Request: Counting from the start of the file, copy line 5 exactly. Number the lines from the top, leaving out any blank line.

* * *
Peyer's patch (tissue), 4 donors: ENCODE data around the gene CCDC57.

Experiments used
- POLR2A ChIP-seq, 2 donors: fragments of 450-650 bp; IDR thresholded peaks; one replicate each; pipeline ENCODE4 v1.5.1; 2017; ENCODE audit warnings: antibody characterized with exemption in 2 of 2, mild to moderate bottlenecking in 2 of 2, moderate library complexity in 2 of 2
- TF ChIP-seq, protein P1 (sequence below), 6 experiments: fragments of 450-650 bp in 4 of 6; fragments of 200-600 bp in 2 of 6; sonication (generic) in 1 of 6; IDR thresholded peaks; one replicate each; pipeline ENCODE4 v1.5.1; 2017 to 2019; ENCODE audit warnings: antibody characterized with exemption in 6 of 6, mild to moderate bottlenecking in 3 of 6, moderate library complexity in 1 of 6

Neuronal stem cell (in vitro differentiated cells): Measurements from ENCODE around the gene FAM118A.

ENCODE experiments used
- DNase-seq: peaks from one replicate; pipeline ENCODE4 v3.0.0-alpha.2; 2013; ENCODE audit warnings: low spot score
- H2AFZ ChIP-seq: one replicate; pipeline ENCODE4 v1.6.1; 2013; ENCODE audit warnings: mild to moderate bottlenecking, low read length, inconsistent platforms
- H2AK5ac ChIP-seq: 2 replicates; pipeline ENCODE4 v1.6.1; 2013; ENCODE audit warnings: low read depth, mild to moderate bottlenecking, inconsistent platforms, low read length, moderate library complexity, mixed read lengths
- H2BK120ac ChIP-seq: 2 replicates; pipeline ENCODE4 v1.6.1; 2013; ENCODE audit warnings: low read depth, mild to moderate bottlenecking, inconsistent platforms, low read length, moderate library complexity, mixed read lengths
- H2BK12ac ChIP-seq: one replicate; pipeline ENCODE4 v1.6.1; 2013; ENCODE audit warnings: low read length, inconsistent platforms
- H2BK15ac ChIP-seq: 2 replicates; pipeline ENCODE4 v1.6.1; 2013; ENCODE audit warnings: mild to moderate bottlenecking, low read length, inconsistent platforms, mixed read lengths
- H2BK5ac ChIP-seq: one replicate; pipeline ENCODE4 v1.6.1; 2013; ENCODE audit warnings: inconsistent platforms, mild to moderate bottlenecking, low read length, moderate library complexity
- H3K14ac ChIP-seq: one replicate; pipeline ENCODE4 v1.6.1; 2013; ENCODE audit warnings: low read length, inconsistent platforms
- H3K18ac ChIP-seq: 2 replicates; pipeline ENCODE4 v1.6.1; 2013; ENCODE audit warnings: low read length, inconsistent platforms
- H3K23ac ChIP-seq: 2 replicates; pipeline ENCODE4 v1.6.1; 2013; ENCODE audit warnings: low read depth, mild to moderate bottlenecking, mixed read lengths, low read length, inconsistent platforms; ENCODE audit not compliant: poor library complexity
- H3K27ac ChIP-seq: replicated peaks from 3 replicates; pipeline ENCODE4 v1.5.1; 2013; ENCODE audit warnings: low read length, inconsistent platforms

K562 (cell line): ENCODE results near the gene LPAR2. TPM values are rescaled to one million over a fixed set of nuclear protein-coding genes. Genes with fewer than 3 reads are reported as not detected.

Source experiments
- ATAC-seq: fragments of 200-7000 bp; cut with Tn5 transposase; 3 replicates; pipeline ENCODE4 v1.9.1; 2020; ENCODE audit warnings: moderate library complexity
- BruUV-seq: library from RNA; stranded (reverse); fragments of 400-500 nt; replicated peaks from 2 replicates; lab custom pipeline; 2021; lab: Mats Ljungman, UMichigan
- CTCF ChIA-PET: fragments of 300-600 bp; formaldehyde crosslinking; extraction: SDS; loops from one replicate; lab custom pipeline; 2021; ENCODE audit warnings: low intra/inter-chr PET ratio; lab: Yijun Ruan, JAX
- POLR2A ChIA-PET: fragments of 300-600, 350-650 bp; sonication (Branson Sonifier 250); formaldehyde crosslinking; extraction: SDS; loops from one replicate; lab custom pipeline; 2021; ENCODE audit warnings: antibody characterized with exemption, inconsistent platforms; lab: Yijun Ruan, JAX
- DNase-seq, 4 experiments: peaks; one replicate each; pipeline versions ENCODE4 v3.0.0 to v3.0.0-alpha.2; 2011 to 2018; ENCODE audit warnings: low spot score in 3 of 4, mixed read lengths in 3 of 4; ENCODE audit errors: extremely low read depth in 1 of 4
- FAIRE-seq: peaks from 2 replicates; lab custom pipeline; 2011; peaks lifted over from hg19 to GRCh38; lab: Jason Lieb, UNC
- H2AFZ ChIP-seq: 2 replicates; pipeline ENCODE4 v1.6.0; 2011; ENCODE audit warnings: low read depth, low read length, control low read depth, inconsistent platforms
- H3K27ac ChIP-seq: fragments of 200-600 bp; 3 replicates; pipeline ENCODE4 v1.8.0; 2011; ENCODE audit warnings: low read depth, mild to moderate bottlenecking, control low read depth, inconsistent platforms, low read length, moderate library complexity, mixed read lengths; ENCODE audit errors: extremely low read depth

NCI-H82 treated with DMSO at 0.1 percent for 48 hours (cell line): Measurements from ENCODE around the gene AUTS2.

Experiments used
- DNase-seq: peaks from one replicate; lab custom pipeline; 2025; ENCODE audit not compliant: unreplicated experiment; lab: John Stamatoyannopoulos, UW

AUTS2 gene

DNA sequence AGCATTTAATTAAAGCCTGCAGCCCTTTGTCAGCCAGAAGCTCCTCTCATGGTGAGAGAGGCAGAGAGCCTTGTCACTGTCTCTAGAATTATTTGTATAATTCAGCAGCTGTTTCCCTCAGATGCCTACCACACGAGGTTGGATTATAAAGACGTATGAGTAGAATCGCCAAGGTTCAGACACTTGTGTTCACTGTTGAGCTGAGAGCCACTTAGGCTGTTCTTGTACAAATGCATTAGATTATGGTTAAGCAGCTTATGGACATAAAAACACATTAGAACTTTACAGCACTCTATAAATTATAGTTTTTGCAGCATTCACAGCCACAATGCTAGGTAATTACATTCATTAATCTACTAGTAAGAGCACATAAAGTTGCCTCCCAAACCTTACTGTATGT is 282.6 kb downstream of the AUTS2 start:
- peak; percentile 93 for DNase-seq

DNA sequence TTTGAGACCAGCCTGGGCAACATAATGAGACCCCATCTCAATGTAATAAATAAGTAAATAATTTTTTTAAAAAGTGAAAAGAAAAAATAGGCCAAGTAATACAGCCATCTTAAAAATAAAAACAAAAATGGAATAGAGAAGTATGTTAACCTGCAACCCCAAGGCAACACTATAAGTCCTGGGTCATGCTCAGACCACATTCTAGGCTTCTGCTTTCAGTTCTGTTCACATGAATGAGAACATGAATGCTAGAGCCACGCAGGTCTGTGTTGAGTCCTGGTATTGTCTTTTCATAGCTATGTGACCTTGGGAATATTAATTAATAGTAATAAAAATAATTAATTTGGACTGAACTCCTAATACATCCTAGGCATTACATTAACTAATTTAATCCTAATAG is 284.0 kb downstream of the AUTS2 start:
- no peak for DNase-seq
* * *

Neuronal stem cell (in vitro differentiated cells): Measurements from ENCODE around the gene FAM118A.